Renaissance & Assyrian Rule
merchants were responsible for the restoration of trade routes
and cultural contacts that had been severed during the fall of
the Late Bronze Age civilisations.
The Phoenician homeland was a
loose confederation of half a dozen cities along the coast of
Lebanon. Nearby Cyprus with her rich woods and copper mines was
one of their first ports of call. By the mid-9th century B.C. a
Phoenician colony was already well established at Kition (modern
Larnaca), with small but influential trading communities in the
other emerging towns.
As well as luxury goods for the royal
courts such as textiles, engraved gemstones, carved ivories,
metalwork, glass, paper and their famous purple cloth, the
Phoenicians brought with them another of their inventions, the
a century of its importation to Cyprus, the alphabet was being
used by the Greek-speaking settlers and those who still spoke the
language of the Cypriot Bronze Age. Amathus and Palea Paphos
were the strongholds of the latter and retained their shrines to
the old fertility goddess of the island, who was addressed as Astare
by the Phoenicians and Aphrodite by the Greeks.
In 709 B.C.
Sargon II of Assyria erected a stela at Kitium recording the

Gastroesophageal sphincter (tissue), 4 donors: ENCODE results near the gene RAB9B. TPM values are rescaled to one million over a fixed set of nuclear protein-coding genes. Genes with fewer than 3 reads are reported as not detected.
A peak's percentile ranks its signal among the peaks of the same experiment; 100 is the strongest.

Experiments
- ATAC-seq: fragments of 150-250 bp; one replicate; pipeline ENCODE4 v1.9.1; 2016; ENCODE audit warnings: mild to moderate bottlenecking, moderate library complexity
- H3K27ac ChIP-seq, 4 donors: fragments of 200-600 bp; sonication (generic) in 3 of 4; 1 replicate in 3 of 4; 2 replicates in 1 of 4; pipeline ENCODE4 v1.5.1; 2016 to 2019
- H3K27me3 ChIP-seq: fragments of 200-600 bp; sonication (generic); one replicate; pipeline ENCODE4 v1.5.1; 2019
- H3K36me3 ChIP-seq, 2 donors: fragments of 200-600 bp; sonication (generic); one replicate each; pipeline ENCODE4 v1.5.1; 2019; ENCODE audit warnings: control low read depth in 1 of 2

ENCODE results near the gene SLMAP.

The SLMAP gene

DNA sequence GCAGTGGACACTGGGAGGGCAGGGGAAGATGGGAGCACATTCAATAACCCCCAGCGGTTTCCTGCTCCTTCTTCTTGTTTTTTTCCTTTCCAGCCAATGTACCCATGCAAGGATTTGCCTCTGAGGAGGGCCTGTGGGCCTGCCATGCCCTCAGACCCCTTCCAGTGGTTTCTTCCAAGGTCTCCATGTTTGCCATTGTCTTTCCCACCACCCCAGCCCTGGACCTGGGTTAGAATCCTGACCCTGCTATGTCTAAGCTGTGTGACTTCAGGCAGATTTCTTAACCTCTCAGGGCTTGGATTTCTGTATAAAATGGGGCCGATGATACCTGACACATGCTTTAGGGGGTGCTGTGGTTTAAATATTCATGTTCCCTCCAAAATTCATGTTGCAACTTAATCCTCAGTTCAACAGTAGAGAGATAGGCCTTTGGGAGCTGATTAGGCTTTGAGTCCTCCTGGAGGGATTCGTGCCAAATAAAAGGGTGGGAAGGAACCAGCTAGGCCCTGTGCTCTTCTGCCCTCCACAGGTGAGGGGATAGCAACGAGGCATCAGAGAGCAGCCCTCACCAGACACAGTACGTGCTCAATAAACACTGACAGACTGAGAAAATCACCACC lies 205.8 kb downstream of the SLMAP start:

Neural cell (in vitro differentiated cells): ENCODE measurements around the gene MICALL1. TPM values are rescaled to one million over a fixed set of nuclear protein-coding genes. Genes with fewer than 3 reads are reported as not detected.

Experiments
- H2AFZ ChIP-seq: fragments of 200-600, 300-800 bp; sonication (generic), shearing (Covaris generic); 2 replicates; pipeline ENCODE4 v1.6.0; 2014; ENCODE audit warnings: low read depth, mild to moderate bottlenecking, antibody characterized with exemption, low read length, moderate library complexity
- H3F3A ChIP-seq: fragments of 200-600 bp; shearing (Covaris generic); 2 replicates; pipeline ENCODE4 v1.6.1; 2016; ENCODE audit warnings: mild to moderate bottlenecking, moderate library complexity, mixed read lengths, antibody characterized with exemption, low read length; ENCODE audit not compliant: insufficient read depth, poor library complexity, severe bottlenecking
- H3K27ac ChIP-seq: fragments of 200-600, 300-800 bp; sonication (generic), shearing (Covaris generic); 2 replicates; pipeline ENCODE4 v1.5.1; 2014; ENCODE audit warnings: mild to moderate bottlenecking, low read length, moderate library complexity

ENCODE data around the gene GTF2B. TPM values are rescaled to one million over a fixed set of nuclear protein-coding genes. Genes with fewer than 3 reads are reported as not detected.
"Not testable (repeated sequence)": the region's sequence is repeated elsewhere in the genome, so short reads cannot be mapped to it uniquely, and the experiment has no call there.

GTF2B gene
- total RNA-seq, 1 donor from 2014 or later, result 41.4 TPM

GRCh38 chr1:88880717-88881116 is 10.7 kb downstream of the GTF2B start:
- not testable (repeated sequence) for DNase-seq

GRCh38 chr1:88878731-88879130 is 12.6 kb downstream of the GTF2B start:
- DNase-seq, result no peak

fact that seven Cypriot kings had paid him homage; subsequent
Assyrian documents speak of 11 tributary kingdoms, the seven
(Curium, Paphos, Marion,
Soli, Lapithos, Salamis, and Amathus)
plus Kitium, Kyrenia, Tamassos, and Idalium.
subordination to Assyria, probably rather nominal lasted until
about 663 B.C. for the next hundred years Cyprus enjoyed a
period of complete independence and exuberant development.
Epic poetry was
greatly popular, as it had always been, and much was written on
the island; Stasinus of Cyprus, credited with the authorship of
the lost epic poem "Cypria", was reckoned among the
most important poets in this style in the 7th century B.C.
Bronze work and ironwork, a spirited style of ceramic
decoration, and delicate jewellery and ivory work are
characteristic of this period; among outstanding works are the
sumptuous ivory throne and bedstead excavated from a royal tomb
at Salamis dated from about 700 B.C.